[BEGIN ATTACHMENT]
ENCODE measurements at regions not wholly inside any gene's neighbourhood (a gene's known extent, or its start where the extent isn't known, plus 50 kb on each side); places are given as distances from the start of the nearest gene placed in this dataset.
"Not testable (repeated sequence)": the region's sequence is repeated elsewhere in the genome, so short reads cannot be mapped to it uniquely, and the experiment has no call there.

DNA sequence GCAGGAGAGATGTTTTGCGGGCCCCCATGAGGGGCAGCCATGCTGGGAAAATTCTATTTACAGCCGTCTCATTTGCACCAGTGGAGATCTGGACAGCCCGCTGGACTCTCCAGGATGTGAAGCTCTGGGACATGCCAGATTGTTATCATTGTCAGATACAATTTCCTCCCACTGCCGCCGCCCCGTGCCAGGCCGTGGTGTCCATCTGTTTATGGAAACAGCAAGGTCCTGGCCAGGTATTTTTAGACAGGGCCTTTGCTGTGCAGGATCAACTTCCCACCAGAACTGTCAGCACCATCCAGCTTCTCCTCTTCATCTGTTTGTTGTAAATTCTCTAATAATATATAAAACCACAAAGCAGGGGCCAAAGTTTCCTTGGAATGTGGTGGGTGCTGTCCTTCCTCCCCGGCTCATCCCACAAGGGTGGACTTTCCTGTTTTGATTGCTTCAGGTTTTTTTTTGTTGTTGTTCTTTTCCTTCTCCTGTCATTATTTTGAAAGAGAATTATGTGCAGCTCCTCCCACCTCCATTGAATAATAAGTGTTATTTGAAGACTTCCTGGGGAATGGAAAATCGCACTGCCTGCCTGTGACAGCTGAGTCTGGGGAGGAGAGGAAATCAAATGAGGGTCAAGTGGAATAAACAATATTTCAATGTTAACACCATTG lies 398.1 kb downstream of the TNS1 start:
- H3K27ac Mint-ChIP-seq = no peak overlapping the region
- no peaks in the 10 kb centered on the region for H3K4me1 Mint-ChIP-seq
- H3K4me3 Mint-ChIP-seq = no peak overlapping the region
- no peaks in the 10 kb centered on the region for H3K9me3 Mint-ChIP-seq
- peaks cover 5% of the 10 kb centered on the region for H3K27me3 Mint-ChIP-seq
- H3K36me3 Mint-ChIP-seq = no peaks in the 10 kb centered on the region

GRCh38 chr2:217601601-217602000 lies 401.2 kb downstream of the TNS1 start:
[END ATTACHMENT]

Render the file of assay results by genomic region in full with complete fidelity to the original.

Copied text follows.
ENCODE measurements at regions not wholly inside any gene's neighbourhood (a gene's known extent, or its start where the extent isn't known, plus 50 kb on each side); places are given as distances from the start of the nearest gene placed in this dataset.
"Not testable (repeated sequence)": the region's sequence is repeated elsewhere in the genome, so short reads cannot be mapped to it uniquely, and the experiment has no call there.

DNA sequence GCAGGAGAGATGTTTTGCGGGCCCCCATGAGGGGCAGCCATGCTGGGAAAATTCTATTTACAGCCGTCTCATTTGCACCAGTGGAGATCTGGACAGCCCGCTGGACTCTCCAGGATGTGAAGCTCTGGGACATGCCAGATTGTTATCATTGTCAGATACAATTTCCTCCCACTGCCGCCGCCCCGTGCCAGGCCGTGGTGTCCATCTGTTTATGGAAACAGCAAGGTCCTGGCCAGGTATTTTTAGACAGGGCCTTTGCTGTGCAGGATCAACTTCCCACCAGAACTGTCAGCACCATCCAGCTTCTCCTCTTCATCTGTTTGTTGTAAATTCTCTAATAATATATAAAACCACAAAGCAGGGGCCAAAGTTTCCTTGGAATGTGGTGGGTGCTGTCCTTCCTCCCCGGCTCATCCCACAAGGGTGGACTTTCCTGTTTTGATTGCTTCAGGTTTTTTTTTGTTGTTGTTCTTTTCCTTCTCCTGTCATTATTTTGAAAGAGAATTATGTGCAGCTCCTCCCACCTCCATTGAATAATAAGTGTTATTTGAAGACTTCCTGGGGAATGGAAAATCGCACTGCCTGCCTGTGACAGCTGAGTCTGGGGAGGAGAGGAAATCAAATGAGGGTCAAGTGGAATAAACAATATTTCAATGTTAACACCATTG lies 398.1 kb downstream of the TNS1 start:
- H3K27ac Mint-ChIP-seq = no peak overlapping the region
- no peaks in the 10 kb centered on the region for H3K4me1 Mint-ChIP-seq
- H3K4me3 Mint-ChIP-seq = no peak overlapping the region
- no peaks in the 10 kb centered on the region for H3K9me3 Mint-ChIP-seq
- peaks cover 5% of the 10 kb centered on the region for H3K27me3 Mint-ChIP-seq
- H3K36me3 Mint-ChIP-seq = no peaks in the 10 kb centered on the region

GRCh38 chr2:217601601-217602000 lies 401.2 kb downstream of the TNS1 start: